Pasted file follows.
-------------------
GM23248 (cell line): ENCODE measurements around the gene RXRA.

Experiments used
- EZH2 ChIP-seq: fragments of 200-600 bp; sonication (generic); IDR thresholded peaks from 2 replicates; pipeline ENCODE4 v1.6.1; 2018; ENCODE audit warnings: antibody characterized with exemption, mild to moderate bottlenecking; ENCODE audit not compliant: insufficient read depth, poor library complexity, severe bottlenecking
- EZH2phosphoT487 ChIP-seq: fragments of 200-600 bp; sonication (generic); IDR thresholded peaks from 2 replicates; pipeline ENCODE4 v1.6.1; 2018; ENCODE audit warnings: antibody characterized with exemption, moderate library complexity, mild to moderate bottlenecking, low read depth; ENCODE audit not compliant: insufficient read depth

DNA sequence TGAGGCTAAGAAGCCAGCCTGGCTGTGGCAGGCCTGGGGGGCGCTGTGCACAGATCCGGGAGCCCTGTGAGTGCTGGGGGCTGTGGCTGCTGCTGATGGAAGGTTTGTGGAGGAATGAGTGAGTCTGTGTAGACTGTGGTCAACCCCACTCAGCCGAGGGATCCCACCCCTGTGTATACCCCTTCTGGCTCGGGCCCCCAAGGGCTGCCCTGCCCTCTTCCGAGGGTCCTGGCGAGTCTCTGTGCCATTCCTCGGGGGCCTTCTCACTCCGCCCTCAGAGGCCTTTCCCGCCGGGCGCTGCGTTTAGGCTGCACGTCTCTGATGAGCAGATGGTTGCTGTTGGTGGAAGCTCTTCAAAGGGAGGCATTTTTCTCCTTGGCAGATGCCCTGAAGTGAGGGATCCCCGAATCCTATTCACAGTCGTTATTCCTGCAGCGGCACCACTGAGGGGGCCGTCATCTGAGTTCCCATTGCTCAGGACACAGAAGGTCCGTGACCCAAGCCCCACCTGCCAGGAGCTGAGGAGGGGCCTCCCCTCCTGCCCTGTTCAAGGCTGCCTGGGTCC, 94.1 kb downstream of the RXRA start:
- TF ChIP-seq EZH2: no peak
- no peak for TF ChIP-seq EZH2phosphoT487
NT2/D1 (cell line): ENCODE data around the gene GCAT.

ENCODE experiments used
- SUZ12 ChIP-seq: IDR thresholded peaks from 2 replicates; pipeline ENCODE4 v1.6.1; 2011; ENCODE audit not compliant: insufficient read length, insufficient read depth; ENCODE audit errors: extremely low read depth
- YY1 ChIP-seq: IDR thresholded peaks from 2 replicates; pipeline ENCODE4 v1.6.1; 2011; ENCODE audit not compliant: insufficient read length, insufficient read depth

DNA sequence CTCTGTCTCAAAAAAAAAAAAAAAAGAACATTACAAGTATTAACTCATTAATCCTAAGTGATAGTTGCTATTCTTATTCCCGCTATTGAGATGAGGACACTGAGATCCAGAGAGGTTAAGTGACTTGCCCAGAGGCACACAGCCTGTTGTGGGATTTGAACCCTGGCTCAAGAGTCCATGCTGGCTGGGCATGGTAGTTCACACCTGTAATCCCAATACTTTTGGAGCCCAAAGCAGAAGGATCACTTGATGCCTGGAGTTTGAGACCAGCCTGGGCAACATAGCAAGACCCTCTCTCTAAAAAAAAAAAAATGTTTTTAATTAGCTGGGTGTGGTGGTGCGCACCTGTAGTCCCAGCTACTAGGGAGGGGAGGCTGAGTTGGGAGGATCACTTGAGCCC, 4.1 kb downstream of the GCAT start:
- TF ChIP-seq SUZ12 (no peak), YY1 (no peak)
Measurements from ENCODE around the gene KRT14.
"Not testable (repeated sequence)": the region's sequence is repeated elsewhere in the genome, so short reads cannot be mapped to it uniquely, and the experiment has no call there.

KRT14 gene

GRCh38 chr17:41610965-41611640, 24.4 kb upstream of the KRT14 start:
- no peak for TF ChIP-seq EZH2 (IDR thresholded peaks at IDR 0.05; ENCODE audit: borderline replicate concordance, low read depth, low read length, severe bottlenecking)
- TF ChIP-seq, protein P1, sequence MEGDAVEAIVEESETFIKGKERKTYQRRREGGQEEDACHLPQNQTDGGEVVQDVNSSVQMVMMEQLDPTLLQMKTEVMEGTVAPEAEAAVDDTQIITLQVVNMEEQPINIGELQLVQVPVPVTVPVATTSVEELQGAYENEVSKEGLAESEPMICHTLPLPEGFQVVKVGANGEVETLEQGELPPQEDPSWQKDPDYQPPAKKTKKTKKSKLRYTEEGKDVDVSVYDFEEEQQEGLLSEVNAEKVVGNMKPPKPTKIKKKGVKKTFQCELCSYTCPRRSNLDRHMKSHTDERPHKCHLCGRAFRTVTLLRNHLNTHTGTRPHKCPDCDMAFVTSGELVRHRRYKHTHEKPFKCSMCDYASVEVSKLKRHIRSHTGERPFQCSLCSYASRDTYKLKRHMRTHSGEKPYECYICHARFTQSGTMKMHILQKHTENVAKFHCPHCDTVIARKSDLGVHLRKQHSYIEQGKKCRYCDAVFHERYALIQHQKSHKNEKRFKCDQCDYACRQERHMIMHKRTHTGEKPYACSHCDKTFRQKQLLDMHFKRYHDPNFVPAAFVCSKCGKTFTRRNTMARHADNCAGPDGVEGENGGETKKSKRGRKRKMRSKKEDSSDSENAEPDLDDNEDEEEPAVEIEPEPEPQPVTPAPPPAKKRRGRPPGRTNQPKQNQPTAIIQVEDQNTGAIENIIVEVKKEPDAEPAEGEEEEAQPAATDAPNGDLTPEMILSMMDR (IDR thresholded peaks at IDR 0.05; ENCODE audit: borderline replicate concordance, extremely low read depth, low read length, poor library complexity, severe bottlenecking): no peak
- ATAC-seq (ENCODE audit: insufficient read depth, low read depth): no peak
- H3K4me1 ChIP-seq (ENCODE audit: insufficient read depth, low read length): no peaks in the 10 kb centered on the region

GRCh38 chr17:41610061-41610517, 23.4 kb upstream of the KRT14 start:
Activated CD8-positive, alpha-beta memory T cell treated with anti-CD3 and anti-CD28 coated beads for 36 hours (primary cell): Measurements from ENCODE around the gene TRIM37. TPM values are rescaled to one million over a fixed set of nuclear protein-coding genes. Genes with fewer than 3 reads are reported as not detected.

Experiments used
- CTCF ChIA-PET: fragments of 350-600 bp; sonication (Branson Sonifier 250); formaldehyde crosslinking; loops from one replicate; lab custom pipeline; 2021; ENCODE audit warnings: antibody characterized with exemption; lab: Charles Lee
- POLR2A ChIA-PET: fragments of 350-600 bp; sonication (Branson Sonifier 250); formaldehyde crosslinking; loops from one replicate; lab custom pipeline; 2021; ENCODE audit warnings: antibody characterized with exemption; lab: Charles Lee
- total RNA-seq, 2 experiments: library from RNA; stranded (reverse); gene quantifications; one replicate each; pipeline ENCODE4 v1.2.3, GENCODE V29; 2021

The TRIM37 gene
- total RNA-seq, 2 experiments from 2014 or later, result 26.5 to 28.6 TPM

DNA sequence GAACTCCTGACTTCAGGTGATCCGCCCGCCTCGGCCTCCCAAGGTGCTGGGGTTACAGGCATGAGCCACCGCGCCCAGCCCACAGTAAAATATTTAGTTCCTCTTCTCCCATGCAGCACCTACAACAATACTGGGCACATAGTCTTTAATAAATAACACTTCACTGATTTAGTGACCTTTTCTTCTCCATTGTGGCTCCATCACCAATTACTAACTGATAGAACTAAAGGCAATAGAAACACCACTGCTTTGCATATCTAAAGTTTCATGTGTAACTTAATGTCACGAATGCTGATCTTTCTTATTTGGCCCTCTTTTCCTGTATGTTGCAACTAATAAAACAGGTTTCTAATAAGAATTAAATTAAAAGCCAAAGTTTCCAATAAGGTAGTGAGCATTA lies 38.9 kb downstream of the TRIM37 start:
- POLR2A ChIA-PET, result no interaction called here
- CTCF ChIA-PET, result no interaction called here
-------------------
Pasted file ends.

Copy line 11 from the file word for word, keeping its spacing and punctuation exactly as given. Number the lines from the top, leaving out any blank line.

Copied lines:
- YY1 ChIP-seq: IDR thresholded peaks from 2 replicates; pipeline ENCODE4 v1.6.1; 2011; ENCODE audit not compliant: insufficient read length, insufficient read depth